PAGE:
Cane Rosso ~ Fort Worth, Texas

Last visit: January 2018

Since we've last been it appears Cane Rosso has taken the additional step to be certified. We made a bit of fun about Campania when they did that (and subsequently lost it - and now are closed). Anyway, it's one way to draw patrons to your business, so whatever works...
As our waiter stated right off, this is "knife and fork pizza". I may have mentioned this before, but while still in my 20s in the late 80s through the mid 90s, the RJG was an avid European backpacker, taking a full month off nearly every year to explore the continent, both west and east. Those were heady days, as the Fall of the Wall spurred on a most exciting environment everywhere. When it came to lunch or dinner, one of the more satisfying meals, on a backpackers budget mind you, was that of the Italian pizza. They were uniformly excellent, and cheap (usually in the vicinity of $5 back then). They were knife and fork pizzas, and whether you were in Norway or the Ukraine, rich or poor, the pizza was superb, and filling. Cane Rosso is that pizza. But taken to the next level with artisan ingredients, and of course the specially made coal oven that they fire up to 900 degrees (getting up to cremation temperatures are we? Not saying they put dead bodies in there or anything...). We split a Zoli, which contains hot soppressata, basil, and "local sausage". The latter sounds funny to me. Locally made sausage or locally sourced sausage makes sense, but local sausage? It's a Union made up of sausages! Anyway, the soppressata is in effect their version of pepperoni, except it's way better. Much spicier and flavorful and absolutely fantastic on pizza. The "local" sausage is crumbled, and not as distinguished as I'd hoped, but it was still very good. The basil is fresh, like you'd get at a Thai restaurant. Most of their pizzas feature homemade mozzarella, and hand crushed San Marzano tomatoes imported from Italy. Sauce, cheese, and crust are the key ingredients to any great pizza, and it's here that Cane Rosso really shines. They have a great formula, can't miss really, and is very satisfying. We did ask afterwards if they can make the pizza a tad crispier. The answer was no, because it would burn.

I think this last point is important. Occasionally you'll see this as a complaint (not crisp). Mrs. RJG is one of them. She's not a big fan of this style of pizza to be honest. It's not for everyone. But according to the "rules of getting certified", that's how it's made.

The pizza is 14 inches so perfect to split... as long as you also split a salad too! A small salad is gigantic, about the same size as a "small" at Grimaldi's. At $6 to $7, it is an absolute bargain. A large salad, BTW, feeds 5 to 6. We had The Larry, which was superb. I tend to bristle when I see the phrase "field greens", or what I frequently refer to as "backyard salad". However, these field greens were fresh and delicious. The balsamic vinaigrette is a very high grade, as is the shaved parmesan. The tiny rolled Italian meats only add to the greatness. All in all just fantastic, and I'd love to explore the menu further. They need to come to NE Tarrant! And not Southlake either (there's plenty there already)... Cane Rosso also features Italian appetizers, pastas, sandwiches, and desserts. But pizza is why you come here.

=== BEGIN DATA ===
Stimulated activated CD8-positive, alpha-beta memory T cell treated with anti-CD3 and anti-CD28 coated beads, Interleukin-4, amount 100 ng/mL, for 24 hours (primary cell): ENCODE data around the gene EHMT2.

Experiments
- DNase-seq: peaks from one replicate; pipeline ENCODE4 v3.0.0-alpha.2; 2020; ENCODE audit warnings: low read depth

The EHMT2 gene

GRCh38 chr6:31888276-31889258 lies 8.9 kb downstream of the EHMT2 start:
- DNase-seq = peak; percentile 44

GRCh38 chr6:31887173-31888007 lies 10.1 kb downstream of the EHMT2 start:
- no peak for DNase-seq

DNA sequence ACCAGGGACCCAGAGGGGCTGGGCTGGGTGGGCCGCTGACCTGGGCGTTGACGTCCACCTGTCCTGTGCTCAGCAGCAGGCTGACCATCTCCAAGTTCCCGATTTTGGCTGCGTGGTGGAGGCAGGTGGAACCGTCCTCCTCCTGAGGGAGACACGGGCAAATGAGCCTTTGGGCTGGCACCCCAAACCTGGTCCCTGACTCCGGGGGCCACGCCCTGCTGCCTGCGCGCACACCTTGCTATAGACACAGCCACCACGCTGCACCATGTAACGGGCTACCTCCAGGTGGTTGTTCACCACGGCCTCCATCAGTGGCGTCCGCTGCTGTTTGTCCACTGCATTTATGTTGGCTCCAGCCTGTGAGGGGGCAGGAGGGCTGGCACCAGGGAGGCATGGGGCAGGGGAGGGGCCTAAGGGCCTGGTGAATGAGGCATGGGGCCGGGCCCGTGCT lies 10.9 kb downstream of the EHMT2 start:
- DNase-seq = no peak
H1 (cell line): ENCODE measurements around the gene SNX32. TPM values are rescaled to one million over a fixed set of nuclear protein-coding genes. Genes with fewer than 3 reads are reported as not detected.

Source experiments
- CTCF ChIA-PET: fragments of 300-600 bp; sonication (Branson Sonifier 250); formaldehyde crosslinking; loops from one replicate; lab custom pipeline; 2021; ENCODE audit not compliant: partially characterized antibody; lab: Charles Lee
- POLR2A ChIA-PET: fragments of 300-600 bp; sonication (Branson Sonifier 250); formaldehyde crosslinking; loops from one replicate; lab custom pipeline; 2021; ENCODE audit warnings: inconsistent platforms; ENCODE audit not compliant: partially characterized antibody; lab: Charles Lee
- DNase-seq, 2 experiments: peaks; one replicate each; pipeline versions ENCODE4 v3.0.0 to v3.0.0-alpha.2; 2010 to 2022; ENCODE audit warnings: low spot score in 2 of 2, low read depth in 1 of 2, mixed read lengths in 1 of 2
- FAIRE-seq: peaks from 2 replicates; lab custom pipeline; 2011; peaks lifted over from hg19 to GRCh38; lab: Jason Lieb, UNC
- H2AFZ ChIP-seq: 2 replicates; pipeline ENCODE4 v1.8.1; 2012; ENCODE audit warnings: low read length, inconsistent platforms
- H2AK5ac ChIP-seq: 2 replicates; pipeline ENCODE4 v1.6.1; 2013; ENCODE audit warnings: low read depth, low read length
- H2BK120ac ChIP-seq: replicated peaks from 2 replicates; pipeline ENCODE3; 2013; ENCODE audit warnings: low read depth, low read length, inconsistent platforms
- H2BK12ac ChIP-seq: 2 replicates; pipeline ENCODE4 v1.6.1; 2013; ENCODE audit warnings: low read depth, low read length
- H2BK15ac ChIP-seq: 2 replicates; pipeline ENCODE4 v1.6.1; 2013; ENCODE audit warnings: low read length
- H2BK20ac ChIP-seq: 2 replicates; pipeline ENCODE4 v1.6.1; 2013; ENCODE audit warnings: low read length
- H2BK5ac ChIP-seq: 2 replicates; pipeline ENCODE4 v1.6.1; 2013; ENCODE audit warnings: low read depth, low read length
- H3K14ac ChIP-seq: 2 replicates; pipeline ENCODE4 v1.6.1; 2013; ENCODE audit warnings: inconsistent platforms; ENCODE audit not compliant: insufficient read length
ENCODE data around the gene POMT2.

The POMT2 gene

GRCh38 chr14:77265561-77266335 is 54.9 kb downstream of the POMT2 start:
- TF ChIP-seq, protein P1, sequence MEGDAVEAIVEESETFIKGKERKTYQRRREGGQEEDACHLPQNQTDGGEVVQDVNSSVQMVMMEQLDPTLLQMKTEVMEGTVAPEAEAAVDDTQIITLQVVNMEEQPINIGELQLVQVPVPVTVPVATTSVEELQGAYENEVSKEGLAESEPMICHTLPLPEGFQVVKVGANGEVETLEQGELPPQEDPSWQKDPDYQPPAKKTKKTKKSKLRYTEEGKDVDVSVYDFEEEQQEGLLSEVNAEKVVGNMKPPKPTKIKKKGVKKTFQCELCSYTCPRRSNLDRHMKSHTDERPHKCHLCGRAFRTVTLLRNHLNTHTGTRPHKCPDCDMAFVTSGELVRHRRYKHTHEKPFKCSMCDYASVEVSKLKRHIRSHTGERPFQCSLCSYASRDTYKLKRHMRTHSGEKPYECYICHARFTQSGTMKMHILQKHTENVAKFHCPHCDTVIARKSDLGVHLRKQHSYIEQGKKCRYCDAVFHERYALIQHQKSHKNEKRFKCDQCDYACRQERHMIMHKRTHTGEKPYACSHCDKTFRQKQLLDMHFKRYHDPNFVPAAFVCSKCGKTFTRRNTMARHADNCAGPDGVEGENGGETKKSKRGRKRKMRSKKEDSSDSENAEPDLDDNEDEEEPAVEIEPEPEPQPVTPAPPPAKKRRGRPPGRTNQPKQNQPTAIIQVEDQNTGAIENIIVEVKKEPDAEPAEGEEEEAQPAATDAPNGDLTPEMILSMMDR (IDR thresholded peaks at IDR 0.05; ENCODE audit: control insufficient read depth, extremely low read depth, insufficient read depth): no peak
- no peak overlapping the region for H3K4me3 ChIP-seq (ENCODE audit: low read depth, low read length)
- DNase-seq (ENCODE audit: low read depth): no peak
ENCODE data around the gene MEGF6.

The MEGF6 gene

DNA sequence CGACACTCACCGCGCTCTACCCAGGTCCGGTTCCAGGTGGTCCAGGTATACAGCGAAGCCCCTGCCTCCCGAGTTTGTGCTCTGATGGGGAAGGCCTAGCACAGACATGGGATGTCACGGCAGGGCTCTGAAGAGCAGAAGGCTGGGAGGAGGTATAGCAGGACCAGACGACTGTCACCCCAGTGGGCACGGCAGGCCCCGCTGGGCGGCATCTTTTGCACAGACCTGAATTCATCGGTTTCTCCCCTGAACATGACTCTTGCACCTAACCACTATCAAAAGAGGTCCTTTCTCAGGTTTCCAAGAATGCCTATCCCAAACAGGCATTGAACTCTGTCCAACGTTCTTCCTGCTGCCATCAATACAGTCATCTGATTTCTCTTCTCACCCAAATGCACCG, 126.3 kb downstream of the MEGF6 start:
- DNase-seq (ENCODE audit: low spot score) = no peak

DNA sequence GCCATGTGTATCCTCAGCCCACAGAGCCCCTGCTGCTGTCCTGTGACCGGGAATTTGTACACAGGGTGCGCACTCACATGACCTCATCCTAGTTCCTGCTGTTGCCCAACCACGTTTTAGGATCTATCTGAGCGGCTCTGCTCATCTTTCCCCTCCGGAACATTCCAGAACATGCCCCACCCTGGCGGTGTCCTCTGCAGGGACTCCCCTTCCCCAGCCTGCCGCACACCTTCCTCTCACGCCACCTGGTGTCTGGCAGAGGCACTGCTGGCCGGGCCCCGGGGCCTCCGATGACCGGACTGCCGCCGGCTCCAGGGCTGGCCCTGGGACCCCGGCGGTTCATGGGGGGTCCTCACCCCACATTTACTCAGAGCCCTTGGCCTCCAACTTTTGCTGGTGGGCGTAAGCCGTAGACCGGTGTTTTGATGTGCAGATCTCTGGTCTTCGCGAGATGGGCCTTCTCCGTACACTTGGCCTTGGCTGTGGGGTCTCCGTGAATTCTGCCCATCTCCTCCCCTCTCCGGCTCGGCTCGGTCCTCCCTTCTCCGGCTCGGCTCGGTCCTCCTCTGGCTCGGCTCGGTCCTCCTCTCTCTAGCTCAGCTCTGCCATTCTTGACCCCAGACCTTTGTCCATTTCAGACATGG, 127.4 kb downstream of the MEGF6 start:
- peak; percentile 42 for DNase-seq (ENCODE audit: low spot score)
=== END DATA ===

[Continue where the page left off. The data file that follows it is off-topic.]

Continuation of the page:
In following modern protocol, Cane Rosso is heavily committed to craft beer. Yaay! They have many local taps, as well as a full selection of cans/bottles. I tried on tap one beer from Panther Island and Martin House, both Fort Worth breweries, and both were beers that you cannot find in bottles or cans. And of course, they have a full wine list as well. The Mrs. had the same IPA I did from Martin House (it's a different hop from their canned version).

Cane Rosso is perfectly located on Magnolia, and fits the neighborhood to a T. It's on the eastern end of the strip of restaurants lining the Fairmount neighborhood's most famous road. It appears to be a new structure, and has that post modern industrial 1950's meets the 2010's look. Very spacious, welcoming, and open. They also have patio seating, but you have to be a masochist to do that this time of year. Oh, and they have a special space for a large group, which is good for noise control. Parking is in the back on the east side of the restaurant. Or if that's full, there is free garage parking about 5 minutes away by foot (one block over to the west, and then go north).

Cane Rosso is growing fast with 5 locations in DFW, 2 in Houston, and one in Austin. It's easy to see why, especially in today's food culture. They're here to stay. This is not trendy food, but as noted earlier, the kind of staple of the diet that has been in Europe for decades.

Some of you astute readers may recall that Mr. Music wrote about the original location in Deep Ellum, not long after they first opened.

As an aside, when Mr. Music and I first heard the name, and they initially went by Il Cane Rosso, we immediately thought of Italian prog. Bands with names like Premiata Forneria Marconi, Il Balletto di Bronzo, and Raccomandata Ricevuto Ritorno (and hundreds of others). If you have absolutely no idea what I'm talking about, then you have hours of fun awaiting you on YouTube.

Cane Rosso Menu, Reviews, Photos, Location and Info - Zomato


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